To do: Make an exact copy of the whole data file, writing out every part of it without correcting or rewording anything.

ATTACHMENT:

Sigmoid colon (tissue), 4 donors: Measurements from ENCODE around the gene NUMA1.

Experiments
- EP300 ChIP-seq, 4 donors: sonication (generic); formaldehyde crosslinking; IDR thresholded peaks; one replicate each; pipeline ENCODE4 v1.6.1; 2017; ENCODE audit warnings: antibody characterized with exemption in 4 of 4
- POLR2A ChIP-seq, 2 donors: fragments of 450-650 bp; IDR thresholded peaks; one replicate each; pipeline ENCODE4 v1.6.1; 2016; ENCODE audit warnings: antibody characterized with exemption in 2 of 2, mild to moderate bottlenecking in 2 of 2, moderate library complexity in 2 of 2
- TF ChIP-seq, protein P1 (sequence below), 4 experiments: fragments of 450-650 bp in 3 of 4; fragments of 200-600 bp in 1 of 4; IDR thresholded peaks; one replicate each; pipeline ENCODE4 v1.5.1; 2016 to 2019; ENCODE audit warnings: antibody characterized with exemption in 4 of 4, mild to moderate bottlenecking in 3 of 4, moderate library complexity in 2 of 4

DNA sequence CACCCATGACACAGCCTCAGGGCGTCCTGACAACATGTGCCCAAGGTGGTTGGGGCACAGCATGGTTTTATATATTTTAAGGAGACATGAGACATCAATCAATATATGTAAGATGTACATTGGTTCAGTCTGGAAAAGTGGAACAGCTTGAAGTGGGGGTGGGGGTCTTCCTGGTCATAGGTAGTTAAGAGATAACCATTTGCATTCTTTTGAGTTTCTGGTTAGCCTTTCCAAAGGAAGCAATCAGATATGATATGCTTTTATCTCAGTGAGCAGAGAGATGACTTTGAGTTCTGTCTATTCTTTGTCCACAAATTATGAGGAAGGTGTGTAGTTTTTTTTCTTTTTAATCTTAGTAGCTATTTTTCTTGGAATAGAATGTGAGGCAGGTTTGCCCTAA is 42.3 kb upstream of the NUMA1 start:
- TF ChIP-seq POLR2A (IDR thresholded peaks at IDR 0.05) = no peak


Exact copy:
Sigmoid colon (tissue), 4 donors: Measurements from ENCODE around the gene NUMA1.

Experiments
- EP300 ChIP-seq, 4 donors: sonication (generic); formaldehyde crosslinking; IDR thresholded peaks; one replicate each; pipeline ENCODE4 v1.6.1; 2017; ENCODE audit warnings: antibody characterized with exemption in 4 of 4
- POLR2A ChIP-seq, 2 donors: fragments of 450-650 bp; IDR thresholded peaks; one replicate each; pipeline ENCODE4 v1.6.1; 2016; ENCODE audit warnings: antibody characterized with exemption in 2 of 2, mild to moderate bottlenecking in 2 of 2, moderate library complexity in 2 of 2
- TF ChIP-seq, protein P1 (sequence below), 4 experiments: fragments of 450-650 bp in 3 of 4; fragments of 200-600 bp in 1 of 4; IDR thresholded peaks; one replicate each; pipeline ENCODE4 v1.5.1; 2016 to 2019; ENCODE audit warnings: antibody characterized with exemption in 4 of 4, mild to moderate bottlenecking in 3 of 4, moderate library complexity in 2 of 4

DNA sequence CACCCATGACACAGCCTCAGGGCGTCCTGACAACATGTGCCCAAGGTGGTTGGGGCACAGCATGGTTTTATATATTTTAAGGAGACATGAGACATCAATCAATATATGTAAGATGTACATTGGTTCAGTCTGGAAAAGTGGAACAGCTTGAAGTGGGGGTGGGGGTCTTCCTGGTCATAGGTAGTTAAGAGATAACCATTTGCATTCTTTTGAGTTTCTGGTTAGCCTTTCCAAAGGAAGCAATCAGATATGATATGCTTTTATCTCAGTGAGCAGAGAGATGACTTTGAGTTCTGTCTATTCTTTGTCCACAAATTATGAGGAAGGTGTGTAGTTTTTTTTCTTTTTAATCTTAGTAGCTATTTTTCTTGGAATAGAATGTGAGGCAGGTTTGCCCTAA is 42.3 kb upstream of the NUMA1 start:
- TF ChIP-seq POLR2A (IDR thresholded peaks at IDR 0.05) = no peak